marget

    Senior Member
    mariposita said:
    I would interpret this as "I put the kid on the bed for a minute." I have lived all over the US... I am familiar with the expression "I popped him (one)" meaning I hit him, but with this particular context that's not the meaning that I would ascribe, given the prepositional phrase "on the bed." I popped him on the playground, maybe. I popped him on the bed meaning I hit him sounds odd to me.
    I would probably compensate and think I heard "I just plopped the kid on the bed".
     

    Joelline

    Senior Member
    American English
    I had a slightly different understanding when the nanny made that statement. But it looks like I'm the only one who thought she meant that she had (possibly accidentally) hit or banged him against the bed when she said, "So, I popped him on the bed." We do have a similar expression in AE: "I plopped him on the bed," which would definitely mean, I put him down on the bed.
     

    cuchuflete

    Senior Member
    EEUU-inglés
    There is some potential ambiguity without context.

    My interpretations of the sentence, devoid of context, in order of likelihood-

    I placed him on the bed.
    I hit him on the bed. (unlikely)
    I shot him on the bed. (highly unlikely)

    The ambiguity comes from the preposition, not the word 'pop'. An American would more likely say 'into the bed' or 'onto the bed' or 'in bed' or 'in the bed'.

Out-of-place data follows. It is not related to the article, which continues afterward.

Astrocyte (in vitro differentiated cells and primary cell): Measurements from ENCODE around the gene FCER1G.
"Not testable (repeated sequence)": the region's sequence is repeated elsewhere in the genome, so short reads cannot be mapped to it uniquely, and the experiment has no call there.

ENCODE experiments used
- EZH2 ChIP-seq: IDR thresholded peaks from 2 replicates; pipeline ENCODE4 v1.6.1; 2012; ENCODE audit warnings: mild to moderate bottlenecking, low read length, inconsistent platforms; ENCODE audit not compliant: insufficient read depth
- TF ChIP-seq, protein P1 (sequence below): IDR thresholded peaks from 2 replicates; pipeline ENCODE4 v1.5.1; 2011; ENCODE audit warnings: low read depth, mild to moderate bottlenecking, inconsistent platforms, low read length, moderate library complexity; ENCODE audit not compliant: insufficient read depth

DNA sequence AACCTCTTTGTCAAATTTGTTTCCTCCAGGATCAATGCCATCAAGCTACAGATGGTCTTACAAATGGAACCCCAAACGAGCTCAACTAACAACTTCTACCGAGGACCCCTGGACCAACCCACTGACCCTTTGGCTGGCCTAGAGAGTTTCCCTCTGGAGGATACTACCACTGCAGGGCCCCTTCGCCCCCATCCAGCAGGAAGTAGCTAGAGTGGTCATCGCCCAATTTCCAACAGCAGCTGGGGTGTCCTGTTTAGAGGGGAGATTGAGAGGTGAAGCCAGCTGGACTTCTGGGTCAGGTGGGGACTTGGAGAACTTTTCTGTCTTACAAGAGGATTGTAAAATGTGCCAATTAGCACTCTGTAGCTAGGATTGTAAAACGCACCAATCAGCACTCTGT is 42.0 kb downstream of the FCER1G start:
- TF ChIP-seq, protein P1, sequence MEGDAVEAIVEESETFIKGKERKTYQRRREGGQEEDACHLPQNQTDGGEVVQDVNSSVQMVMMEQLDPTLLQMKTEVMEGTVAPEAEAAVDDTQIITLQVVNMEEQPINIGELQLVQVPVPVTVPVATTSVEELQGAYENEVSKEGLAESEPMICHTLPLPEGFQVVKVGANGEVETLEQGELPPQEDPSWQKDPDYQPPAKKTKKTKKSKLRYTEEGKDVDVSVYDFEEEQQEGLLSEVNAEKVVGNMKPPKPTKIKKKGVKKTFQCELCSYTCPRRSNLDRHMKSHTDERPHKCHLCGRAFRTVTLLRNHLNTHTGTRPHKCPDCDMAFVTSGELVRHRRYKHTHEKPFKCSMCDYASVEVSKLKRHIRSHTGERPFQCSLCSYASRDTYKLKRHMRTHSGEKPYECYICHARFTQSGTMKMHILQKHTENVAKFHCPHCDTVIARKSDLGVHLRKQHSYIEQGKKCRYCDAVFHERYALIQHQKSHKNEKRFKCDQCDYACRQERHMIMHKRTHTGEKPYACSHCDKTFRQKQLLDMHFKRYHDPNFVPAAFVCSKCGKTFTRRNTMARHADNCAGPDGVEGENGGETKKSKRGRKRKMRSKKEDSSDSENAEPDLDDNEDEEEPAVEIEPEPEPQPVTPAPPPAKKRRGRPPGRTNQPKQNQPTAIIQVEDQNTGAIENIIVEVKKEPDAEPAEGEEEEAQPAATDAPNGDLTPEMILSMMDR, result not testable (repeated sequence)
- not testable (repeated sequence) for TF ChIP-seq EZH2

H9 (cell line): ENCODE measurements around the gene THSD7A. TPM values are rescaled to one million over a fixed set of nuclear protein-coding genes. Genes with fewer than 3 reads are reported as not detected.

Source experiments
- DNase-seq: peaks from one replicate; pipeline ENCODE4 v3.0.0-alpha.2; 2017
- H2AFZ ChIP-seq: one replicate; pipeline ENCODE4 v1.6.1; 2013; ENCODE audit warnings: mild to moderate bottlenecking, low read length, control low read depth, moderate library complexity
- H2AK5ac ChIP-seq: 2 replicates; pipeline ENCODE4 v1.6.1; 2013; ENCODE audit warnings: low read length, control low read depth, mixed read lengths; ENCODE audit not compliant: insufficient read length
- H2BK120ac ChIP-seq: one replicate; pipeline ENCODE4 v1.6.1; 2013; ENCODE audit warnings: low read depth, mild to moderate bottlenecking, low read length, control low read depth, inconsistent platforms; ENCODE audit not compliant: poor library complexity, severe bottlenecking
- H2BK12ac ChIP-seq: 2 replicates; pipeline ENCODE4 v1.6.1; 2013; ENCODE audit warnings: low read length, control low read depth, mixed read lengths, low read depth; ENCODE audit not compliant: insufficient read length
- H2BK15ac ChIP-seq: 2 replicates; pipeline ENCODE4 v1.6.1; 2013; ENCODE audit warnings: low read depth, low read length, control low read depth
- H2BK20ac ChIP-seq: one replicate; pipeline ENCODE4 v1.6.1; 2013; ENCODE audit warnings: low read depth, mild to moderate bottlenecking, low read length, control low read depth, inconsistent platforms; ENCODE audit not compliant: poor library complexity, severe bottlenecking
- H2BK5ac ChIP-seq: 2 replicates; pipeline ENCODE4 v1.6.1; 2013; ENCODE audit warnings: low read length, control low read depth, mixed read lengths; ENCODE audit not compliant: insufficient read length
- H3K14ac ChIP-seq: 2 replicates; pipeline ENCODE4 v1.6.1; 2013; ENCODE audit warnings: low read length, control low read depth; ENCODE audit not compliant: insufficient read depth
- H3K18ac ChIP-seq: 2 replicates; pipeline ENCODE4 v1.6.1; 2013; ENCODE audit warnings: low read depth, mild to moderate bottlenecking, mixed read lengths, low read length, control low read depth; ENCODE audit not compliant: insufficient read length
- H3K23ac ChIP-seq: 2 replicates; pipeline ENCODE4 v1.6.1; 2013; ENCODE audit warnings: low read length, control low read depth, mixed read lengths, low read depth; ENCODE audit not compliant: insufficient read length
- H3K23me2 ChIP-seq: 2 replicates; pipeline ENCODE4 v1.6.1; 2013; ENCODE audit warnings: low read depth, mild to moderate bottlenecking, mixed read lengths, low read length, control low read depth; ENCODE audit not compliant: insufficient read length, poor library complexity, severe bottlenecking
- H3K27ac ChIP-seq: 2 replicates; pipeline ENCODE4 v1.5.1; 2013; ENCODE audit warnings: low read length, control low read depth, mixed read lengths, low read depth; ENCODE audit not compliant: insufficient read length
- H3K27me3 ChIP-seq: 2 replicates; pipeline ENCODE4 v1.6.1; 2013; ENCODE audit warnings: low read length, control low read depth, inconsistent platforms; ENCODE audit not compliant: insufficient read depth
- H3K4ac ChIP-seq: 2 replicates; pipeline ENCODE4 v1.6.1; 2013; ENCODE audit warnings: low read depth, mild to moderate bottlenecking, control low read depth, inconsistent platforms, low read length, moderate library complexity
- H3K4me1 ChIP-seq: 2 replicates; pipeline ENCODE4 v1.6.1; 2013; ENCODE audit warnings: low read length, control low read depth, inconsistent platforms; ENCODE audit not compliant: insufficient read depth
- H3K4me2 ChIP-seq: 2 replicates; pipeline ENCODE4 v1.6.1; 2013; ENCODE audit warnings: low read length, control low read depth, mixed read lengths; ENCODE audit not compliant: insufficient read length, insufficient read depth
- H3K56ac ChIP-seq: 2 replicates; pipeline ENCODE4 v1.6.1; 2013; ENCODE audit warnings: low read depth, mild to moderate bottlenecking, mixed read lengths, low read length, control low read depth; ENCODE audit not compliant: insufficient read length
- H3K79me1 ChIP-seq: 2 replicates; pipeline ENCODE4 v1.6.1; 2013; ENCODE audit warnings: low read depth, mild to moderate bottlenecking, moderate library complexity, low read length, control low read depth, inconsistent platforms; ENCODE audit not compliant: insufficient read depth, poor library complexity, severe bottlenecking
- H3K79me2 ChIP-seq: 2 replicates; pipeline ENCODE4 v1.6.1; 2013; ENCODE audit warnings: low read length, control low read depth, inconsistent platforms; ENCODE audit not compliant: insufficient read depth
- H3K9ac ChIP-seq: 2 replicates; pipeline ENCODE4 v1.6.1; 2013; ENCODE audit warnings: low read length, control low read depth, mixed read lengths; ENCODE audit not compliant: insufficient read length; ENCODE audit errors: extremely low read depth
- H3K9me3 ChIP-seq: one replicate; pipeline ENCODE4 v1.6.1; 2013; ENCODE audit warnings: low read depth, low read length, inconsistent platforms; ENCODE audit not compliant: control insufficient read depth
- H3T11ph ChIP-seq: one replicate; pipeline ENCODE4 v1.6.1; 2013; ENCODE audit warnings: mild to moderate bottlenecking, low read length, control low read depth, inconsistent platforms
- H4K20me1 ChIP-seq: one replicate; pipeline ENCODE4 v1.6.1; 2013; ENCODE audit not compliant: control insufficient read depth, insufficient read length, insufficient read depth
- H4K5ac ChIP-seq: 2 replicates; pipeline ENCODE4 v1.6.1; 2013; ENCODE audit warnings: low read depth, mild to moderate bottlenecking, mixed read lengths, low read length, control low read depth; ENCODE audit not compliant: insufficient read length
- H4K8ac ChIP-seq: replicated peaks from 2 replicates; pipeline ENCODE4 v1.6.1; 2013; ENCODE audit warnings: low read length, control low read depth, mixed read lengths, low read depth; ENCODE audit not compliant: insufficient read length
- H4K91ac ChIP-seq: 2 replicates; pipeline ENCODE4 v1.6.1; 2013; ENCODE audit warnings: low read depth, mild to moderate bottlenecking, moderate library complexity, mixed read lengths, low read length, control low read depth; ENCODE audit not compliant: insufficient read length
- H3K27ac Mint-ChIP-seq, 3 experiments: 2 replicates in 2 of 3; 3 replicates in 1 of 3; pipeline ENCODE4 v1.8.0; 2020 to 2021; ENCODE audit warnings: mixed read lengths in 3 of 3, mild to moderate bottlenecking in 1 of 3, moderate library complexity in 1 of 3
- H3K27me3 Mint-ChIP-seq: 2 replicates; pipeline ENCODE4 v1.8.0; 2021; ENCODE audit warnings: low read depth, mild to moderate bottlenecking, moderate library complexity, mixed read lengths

boonognog

    Senior Member
    English (U.S.)
    Random1 said:
    I would understand into bed, but for some reason on the bed only sounds like hitting him.....hmmm....

    I hear pop INTO a lot in america...

    Pop into the oven,
    Pop into the store,
    Pop into the microwave ect....
    Random1, I think we would usually just hear "...so I popped him!" or "...so I popped him one!" (which is a weird idiomatic phrase...) And the spoken inflections would obviously be a clue as to which popping had occurred. ;)
     

    fenixpollo

    moderator
    American English
    I disagree that there is a regional difference in the understanding/use of "pop" to mean "hit" in AE.

    My confusion, though, comes from the fact that saying "popped him on the bed" makes it sound like she hit him right in his bed, as if the bed were a body part. Since it doesn't sound like natural idiomatic AE, I would ask for clarification and/or I would doubt that she meant to say "hit" in the first place.

    I would also like to hear more about the case, because it seems like it would be an oversimplification to say that she was convicted because of a language difference -- there had to be more to it than that.